Continuing chaos in Canberra

Australia’s Upper House is in chaos, with Senator Bob Day’s resignation and Senator Rod Culleton’s eligibility in question and both cases being referred to the High Court for adjudication.

The Bob Day bombshell
After tendering his resignation yesterday, the Upper House is reeling after it was revealed that Senator Bob Day may have been illegally voting in Parliament for more than two years.

Bob Day’s problems stem from a constitutional point that says an election candidate cannot have any pecuniary interest in the Commonwealth. The Family First MP had his electorate office in a building which was owned by a company to which he was linked. So, in effect, he was earning salary from taxpayers as well as collecting rent from them.

The former senator’s financial fiasco may well be putting Government legislation at risk, which is especially troubling when he has supported the Government in 95 per cent of votes in the Senate.

The Bob Day drama also shines a light on the spat between Attorney General George Brandis and the recently departed former Solicitor General Justin Gleeson who warned Mr Brandis of Bob Day’s issues and questioned the composition of the Senate.

As of next week, for the remaining three weeks of sittings, the Upper House will have 75 sitting Senators, instead of 76. But that is the least of our problems. The big issue is what to do next.

The High Court sitting as Court of Disputed Returns could recount the South Australian vote from the last Federal Election to find a replacement, or the South Australian Parliament could appoint a replacement.

Labor Senate Leader Penny Wong is all for the former option.

“If he was not (legally elected), Mr Day’s resignation would not create a casual vacancy because he was never validly elected in the first place,” said Senator Wong. “Precedent suggests the appropriate method for replacing Mr Day in the Senate would therefore be through a recount of the SA Senate vote rather than through the SA Parliament appointing a replacement.”

Labor is currently seeking legal advice on the matter.

Read more at The Age

Senator Culleton’s dark cloud
The Bob Day bombshell preceded allegations about One Nation Senator Rod Culleton’s eligibility for election on 2 July.

The Senate has been asked to consider challenging Senator Culleton’s election, after he pleaded guilty to larceny in a New South Wales court earlier this year.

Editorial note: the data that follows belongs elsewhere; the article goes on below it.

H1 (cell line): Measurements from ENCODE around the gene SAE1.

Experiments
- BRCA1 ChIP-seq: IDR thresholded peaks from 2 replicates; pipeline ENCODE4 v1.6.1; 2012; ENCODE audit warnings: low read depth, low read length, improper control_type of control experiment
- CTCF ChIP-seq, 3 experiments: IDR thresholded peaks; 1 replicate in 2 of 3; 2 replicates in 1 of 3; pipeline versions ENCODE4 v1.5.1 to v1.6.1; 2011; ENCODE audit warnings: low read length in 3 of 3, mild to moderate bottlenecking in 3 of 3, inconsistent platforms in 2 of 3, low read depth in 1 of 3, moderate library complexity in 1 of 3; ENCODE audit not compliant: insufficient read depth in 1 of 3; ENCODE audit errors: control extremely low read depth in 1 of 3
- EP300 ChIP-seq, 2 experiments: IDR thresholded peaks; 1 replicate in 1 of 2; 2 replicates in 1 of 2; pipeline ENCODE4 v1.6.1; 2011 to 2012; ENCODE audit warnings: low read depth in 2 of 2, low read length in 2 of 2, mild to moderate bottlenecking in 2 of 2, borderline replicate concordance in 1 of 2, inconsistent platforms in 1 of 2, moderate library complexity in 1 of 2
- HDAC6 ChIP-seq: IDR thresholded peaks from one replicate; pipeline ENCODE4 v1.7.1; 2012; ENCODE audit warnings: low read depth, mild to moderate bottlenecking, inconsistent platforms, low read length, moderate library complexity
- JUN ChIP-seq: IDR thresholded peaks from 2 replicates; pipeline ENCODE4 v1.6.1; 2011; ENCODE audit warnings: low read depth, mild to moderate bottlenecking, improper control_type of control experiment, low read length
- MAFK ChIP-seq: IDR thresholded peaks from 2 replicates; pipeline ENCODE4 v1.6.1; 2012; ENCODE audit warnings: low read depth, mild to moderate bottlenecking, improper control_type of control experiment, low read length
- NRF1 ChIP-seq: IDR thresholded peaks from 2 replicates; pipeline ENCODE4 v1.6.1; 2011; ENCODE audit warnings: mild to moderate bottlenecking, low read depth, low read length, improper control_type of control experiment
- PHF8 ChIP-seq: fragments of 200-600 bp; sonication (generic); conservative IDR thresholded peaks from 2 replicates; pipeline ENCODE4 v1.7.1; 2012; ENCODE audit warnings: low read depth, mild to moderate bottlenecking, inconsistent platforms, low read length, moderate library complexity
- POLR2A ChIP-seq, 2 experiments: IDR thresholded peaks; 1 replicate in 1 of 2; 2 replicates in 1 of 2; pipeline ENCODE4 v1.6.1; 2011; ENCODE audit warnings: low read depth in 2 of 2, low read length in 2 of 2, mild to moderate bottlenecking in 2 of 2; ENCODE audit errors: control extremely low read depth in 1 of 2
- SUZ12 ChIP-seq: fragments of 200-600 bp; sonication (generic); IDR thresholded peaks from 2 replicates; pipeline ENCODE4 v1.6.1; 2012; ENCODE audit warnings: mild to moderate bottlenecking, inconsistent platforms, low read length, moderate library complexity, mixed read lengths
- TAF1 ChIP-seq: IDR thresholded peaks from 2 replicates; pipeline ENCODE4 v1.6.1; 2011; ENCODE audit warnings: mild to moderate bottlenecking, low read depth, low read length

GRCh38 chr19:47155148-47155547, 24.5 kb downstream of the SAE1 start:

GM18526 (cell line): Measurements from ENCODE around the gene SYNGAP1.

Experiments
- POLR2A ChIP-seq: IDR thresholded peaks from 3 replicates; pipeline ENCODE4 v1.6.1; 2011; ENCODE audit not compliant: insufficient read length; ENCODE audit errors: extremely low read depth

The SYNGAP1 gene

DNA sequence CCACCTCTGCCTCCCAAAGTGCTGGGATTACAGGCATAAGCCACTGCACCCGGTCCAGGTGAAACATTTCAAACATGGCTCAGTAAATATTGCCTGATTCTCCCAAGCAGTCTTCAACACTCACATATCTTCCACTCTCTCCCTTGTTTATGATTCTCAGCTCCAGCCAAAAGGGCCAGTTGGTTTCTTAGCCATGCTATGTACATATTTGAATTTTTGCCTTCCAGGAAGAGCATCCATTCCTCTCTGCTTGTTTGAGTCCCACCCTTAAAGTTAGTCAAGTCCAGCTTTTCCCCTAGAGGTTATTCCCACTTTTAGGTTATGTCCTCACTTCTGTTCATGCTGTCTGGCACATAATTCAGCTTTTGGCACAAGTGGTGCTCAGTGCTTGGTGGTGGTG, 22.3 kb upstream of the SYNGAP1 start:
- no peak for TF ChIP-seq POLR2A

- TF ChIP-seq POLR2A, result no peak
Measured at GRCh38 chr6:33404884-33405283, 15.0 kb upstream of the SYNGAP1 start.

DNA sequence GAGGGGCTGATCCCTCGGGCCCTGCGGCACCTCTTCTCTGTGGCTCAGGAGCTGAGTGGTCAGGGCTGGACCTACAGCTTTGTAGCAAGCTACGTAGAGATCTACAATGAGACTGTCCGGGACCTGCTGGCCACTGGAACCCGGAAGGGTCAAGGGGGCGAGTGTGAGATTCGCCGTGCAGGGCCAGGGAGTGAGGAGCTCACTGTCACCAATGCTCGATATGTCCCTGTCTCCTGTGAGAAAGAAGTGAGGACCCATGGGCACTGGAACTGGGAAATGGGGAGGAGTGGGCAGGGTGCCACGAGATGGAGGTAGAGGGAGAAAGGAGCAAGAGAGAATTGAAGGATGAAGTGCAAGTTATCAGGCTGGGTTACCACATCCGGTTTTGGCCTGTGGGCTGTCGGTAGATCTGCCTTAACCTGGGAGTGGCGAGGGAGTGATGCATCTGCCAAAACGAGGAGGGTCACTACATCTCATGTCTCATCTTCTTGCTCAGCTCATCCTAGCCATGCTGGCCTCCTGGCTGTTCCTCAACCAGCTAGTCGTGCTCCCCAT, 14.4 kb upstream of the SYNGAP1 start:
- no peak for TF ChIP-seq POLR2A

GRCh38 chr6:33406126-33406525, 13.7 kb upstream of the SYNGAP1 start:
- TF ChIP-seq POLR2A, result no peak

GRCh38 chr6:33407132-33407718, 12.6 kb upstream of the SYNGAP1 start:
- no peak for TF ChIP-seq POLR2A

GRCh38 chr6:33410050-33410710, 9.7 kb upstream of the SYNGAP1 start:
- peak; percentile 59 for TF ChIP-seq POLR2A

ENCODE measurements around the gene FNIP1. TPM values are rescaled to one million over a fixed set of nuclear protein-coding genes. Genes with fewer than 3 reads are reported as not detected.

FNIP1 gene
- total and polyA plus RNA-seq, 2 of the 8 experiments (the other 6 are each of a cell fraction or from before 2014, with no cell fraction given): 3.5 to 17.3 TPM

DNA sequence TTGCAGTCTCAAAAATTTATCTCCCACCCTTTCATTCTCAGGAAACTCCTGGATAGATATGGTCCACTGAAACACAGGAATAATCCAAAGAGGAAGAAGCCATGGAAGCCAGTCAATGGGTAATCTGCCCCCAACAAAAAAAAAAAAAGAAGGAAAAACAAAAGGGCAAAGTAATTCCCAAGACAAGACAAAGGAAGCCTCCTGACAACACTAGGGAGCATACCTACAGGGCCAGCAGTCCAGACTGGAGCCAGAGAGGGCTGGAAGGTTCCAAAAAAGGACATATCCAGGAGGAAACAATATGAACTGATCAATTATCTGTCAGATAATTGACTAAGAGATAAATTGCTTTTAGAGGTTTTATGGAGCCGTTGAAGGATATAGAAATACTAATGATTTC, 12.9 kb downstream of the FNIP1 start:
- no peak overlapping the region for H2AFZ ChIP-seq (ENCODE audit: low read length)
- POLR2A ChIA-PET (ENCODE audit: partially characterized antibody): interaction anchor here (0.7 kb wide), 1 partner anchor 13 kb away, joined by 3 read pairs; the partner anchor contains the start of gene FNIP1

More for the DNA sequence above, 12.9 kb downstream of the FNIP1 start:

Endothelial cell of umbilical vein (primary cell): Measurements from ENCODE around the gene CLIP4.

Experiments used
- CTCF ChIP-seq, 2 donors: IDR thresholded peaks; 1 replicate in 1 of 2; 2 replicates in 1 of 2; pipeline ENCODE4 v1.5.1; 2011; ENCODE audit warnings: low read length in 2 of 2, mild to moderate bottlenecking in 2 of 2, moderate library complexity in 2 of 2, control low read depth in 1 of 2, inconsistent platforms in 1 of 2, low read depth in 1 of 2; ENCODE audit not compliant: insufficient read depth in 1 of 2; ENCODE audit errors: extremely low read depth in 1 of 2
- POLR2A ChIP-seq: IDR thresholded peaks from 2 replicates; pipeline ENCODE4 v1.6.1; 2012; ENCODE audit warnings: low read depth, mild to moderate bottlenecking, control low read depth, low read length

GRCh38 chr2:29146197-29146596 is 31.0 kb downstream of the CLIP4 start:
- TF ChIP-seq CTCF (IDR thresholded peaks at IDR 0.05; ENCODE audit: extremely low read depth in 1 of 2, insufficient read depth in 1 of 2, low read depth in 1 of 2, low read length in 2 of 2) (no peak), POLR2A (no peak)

The Western Australian Senator was charged with stealing a $7.50 key to a tow truck that, at the time, was removing his leased vehicle. Although the conviction was annulled in August, that was after his election on 2 July.

Former Solicitor-General Justin Gleeson was again consulted for advice on the matter and he suggested that Mr Culleton’s eligibility be tested in the High Court.

Senator Culleton, who spoke at a press conference in Perth yesterday, played down the charges, saying, “Just because I turn around and say that I took a key, it’s no different to taking a scone off someone’s plate.”

Senator Culleton could also be disqualified from the Senate if he is found to be personally responsible for the debts of his company Elite Grains, which is being liquidated with debts of $6 million. Under the constitution, a senator can be dismissed if he/she is found to be bankrupt or insolvent.

The High Court is being asked to rule on whether Bob Day was eligible to stand on 2 July and is now being called upon to rule on whether it was appropriate for Senator Culleton to stand.

Senator Culleton sent word to George Brandis saying that he would refrain from voting on any legislation until the High Court ruling on his eligibility.

The so-called ‘dark cloud’ that hangs over Senator Culleton’s head also hangs over the Government, with Labor only two crossbench votes shy of controlling Senate voting for the rest of the year.

Read more at www.abc.net.au

Do you think this is just a storm in a teacup? Does the credibility of these two politicians worry you? What, if anything, can be done to test the trustworthiness and integrity of our politicians and candidates putting themselves forward for election?

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Written by Leon Della Bosca

Leon Della Bosca has worked in publishing and media in one form or another for around 25 years. He's a voracious reader, word spinner and art, writing, design, painting, drawing, travel and photography enthusiast. You'll often find him roaming through galleries or exploring the streets of his beloved Melbourne and surrounding suburbs, sketchpad or notebook in hand, smiling.
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